Here is an example of a Databox mobile dashboard that can help you measure user retention and engagement, number of daily new signups, how much revenue your users are bringing in, and much more from a single screen. You can download it for free and customize it (colors, metrics, visualizations) as you see fit.

    Google Analytics Mobile App Metrics (Acquisition & Retention) Dashboard Template

    What’s Your Market Share and Reach?

    Here, you want to pay attention to app downloads, unique installs, and install penetration. 

    You should look at the first two separately as multiple downloads on the same device can lead to somewhat inflated numbers. Unique installs, on the other hand, show how many devices have installed your app. Cross-reference these with industry averages to ensure you’re not falling behind.

    When it comes to install penetration, you’re looking at the percentage of all devices in a defined region that have installed your app. This basically tells you what’s your market penetration in any given area, be it a city, state, or country.

    Related: 24 Ways to Increase Your Mobile App Conversion Rate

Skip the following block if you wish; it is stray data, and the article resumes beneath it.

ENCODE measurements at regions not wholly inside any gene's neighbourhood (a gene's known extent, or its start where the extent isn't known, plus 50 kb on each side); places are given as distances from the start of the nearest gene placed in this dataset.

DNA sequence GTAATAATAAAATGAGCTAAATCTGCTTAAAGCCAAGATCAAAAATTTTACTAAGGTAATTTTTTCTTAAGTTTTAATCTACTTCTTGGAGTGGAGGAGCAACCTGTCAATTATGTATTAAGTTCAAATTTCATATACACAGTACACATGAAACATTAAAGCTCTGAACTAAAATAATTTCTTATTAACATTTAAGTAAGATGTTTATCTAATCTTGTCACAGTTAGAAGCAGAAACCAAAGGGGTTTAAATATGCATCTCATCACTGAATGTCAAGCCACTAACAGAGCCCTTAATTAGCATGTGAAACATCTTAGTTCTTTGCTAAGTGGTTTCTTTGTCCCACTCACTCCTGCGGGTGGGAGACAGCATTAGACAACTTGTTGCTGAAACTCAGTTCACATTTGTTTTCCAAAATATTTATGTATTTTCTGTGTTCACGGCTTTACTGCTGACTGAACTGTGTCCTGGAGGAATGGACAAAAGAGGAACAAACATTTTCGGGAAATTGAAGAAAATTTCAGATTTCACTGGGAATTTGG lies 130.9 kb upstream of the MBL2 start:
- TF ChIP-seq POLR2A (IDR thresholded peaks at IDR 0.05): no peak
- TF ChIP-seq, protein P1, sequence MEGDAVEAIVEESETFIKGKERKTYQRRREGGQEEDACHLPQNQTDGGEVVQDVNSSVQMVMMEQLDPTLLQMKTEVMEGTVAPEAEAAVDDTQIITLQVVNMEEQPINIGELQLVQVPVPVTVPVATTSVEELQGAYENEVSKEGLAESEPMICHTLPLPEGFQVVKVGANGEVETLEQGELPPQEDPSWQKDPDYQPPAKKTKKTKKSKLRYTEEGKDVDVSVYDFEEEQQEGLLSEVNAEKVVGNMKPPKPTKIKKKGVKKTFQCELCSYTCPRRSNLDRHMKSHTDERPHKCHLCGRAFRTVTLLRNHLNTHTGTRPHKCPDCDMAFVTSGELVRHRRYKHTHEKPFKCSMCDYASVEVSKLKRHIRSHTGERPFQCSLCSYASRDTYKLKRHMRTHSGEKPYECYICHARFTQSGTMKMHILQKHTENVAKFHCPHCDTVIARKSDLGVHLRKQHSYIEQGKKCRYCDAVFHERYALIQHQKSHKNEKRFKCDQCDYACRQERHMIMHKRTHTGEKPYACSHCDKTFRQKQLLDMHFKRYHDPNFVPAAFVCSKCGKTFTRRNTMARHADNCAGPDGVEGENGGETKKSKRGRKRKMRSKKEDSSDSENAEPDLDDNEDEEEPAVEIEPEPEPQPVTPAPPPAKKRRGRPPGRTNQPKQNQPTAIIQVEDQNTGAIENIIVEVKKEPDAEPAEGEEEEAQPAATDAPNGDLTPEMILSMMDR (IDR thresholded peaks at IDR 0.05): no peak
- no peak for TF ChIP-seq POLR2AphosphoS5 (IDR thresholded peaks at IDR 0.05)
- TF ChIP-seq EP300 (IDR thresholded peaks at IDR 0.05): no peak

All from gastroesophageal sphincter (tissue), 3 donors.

How High are Ratings and Rankings?

    All of your downloads are likely to come from Google Play or Apple’s App Store, so it makes sense to check how you’re ranked there. 

    Compare the app stores’ 1-5 star ratings to benchmark your app’s overall popularity. As potential users decide which app to use after comparing rankings and reviews between similar apps, you’ll see where you stand in relation to the competition.

    If your ranking is below average, there may be some UX/UI issues you might want to address.

    Related: 12 Proven Ways to Encourage Customers to Write Reviews (According to 100+ Marketers)

    Website Benchmarking Best Practices

    Being comprehensive with metrics is always important, and that’s doubly true when it comes to website performance benchmarks. Keep in mind the following best practices in order to get the most out of your website benchmarking.

    • Compare your pages with similar ones. This is a no-brainer. Testing different kinds of pages or even similar pages in different industries will get you incredibly skewed results. You’re far more likely to get noise instead of useful data.
    • Test the website from multiple locations and devices. Your users are unlikely to be a uniform group. There may come from different countries or use different types of devices. You will probably have to serve them all and ensure they get comparable-quality experiences. People in different locations should get similar speeds and people using different devices shouldn’t lose out on any features.